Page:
Shadowy Corners

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Mystery Fiction: Lack of Evidence-Chapter 6

Detective Blackhorse remained unbothered by Officer Schneider’s dirty looks. Without missing a beat he said, “I came to see the crime scene photos and the evidence you collected at the scene.”

“It’s down in the evidence room,” spat Schneider.

He reared back in his seat with arms crossed, making no move to show Blackhorse the way. No matter, the precinct was small. Blackhorse would find it on his own. It was better that way, he would be able look through everything without Schneider looking over his shoulder. In short order, Blackhorse found the evidence room, flashed his badge to the officer behind the service counter and signed the log to gain entry.

He took a seat in the small cinder block viewing room and received a medium sized document box. The photographs made it impossible to get an accurate perception of the bodies’ positioning. With no head-to-toe photographs, there was no indication as to the probable cause of death. For all Blackhorse knew, the victims had gunshot wounds in a part of the body which was out of frame. He would have to wait for the medical examiner’s report.

If Schneider’s handiwork was any indication of the quality to be expected from the medical examiner, then Blackhorse would be grasping at straws. He felt his composure slipping, with the realization that Schneider had screwed him over yet again. He slapped the photographs down on the table and shoved his chair back from the table, unable to sit still any longer.

Blackhorse stood and began pacing back and forth, cursing forcefully under his breath. Four men were dead and Schneider’s juvenile pissing contest was going to result in a killer getting away with murder. Accepting this case had been a mistake. Blackhorse thought about calling his superior, then thought and…tell him what, that you want to be taken off of the case because Schneider is being mean to you? That’ll go over like a ton of bricks. Just thinking about it made him feel foolish.

Blackhorse reminded himself that he had accepted the assignment, because he liked challenges. You got what you wanted, now suck it up and figure out how you’re going to overcome this challenge. Blackhorse sighed and sat back down, deciding to take a closer look at the scant evidence. There were at least photos which included each victim’s face. Blackhorse arranged them in a row, recognizing them from his dream. Though he had never met them in life, it was strange to see sightless glassy eyes in their still faces, after interacting with them in the dream.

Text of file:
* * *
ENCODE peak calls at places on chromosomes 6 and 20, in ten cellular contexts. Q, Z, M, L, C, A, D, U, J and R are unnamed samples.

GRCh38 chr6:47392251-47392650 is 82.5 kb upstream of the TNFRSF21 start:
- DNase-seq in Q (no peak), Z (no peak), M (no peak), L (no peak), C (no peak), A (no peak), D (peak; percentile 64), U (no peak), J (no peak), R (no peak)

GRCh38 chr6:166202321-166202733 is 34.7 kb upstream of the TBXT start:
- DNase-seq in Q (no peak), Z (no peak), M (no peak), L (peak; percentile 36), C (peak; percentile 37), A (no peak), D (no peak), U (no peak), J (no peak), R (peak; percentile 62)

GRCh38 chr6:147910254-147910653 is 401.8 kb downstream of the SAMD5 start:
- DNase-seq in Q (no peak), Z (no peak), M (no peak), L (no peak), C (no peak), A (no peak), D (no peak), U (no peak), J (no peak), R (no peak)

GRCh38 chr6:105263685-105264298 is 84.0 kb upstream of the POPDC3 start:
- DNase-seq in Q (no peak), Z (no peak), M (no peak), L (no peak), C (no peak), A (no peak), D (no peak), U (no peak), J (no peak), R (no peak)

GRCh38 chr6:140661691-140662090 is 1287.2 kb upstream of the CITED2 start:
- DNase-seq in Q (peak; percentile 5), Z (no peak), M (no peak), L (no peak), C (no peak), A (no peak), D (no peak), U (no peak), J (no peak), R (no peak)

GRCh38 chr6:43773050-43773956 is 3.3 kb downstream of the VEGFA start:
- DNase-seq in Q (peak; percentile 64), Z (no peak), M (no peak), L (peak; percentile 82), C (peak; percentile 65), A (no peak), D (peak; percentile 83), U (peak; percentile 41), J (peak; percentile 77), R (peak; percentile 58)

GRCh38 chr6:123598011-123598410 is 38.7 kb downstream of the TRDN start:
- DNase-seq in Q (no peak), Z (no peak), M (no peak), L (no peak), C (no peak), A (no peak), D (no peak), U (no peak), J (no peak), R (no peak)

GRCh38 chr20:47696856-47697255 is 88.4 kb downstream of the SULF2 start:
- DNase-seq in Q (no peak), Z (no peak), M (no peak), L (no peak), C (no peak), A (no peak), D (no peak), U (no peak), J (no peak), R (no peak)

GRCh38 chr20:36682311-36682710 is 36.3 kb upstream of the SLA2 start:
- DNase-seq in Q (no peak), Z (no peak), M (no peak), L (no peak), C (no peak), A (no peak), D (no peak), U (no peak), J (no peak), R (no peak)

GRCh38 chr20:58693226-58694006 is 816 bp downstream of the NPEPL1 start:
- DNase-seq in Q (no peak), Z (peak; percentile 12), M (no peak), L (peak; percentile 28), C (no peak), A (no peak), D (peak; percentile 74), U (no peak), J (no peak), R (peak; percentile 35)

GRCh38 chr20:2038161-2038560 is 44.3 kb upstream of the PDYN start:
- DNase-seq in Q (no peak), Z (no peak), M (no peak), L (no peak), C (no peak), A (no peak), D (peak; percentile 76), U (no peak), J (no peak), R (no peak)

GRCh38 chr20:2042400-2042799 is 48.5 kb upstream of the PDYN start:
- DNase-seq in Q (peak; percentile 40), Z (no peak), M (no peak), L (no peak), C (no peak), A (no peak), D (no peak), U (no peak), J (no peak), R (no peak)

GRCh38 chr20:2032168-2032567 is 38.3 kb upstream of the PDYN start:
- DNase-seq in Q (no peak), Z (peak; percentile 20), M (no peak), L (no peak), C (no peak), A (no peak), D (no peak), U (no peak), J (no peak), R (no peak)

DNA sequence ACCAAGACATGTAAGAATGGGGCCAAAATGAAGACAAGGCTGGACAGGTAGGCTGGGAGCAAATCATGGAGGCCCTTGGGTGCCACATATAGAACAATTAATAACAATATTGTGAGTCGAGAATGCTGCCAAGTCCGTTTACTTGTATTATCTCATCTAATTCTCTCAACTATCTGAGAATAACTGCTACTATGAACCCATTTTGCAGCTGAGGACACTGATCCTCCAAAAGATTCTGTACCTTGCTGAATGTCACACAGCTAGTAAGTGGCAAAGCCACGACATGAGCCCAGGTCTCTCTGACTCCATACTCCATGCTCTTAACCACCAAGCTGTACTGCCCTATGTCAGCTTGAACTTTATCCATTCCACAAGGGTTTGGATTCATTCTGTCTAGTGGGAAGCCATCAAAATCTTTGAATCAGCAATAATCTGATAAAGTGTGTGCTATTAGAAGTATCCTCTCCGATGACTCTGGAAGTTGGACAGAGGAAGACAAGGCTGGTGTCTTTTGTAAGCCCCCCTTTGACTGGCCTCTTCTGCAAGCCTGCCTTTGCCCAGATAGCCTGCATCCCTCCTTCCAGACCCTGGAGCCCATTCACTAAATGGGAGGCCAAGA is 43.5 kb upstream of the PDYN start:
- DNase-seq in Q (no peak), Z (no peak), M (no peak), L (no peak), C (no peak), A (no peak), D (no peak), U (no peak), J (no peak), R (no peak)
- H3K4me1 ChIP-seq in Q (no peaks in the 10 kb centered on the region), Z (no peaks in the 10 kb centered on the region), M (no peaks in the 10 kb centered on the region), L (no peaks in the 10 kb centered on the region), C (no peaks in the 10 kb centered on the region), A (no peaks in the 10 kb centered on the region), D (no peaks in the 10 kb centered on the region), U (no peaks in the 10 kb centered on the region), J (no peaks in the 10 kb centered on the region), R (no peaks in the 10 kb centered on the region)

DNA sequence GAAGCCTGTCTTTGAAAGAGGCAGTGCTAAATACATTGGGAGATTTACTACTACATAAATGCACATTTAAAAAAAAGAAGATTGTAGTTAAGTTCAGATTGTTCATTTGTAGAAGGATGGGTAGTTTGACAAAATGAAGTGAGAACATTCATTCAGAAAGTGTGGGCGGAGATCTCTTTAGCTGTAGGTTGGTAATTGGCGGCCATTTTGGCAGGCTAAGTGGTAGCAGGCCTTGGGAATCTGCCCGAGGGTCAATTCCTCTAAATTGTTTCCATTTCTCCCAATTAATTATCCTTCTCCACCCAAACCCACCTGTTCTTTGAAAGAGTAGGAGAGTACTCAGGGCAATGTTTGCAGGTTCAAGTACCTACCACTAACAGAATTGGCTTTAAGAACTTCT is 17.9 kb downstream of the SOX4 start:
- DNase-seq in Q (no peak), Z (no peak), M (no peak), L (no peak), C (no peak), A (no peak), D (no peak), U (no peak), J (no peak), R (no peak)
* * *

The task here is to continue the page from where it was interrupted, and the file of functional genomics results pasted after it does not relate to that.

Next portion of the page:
He rooted around in his laptop bag and retrieved his magnifying glass. Several moments of close examination yielded very little. There was no obvious bruising or discoloration of the skin. He did not see any indication of bullet or stab wounds, no crushing injures. The men whose eyes were closed looked peaceful, as though they had simply fallen asleep. There were dishes strewn about, but that wasn’t unusual at a campsite. Blackhorse lay the magnifier down and sat staring at the photographs, until his vision blurred.

He had slept fitfully, cramped up behind the wheel of his car overnight. Blackhorse was still tired. The ancient looking air conditioning unit in the evidence room struggled to contend with the rising heat of the day, which permeated the small room. It made him drowsy. His eyes slid shut and he was suddenly asleep, his dream self still sitting in the cramped evidence viewing room.

Inexplicably Blackhorse stood, stepped into the narrow corridor and made his way to the holding cells. The guards were nothing more than shadowy, featureless figures standing on either side of the door. Blackhorse made his way along the walkway looking into the jail cells. One-by-one he spotted the four victims among other prisoners, gazing intently through the bars at him.

Blackhorse was about to speak, when a door slammed somewhere along the corridor outside the evidence viewing room and startled him awake. He thought about the dream. Had all four victims been arrested? Schneider hadn’t said anything to him about it, but then again the man was as useless as a rotten tooth. That was just the kind of information he would withhold. Blackhorse shoved the crime scene photographs back into their folder and dropped the file in the box. Blackhorse pulled out his laptop, booted it up and accessed the precinct database.

He realized that he couldn’t search the database without the victims’ names. Blackhorse needed more information. He checked and found that no report had been filed. Blackhorse supposed that he could go upstairs and ask for the victims’ names, but Schneider was the last person he wanted to ask for anything. He was in no mood to play games and couldn’t even be sure any information he received would be accurate. Schneider would probably make him waste even more time searching the database with the wrong names or misspelled names as payback for embarrassing him, in front of his boss.

Blackhorse decided to try the sheriff, catching him in a generous mood, thanks to his earlier compliment, and quickly gleaned that the four strangers had not been arrested. However, the precinct had received several complaints against them. Blackhorse took down the names of the citizens who had phoned in complaints and searched the database for their contact information. He was disappointed to find that none had the same initials as the ring he found at the crime scene. Nevertheless, any one of them might have a motive for murder.

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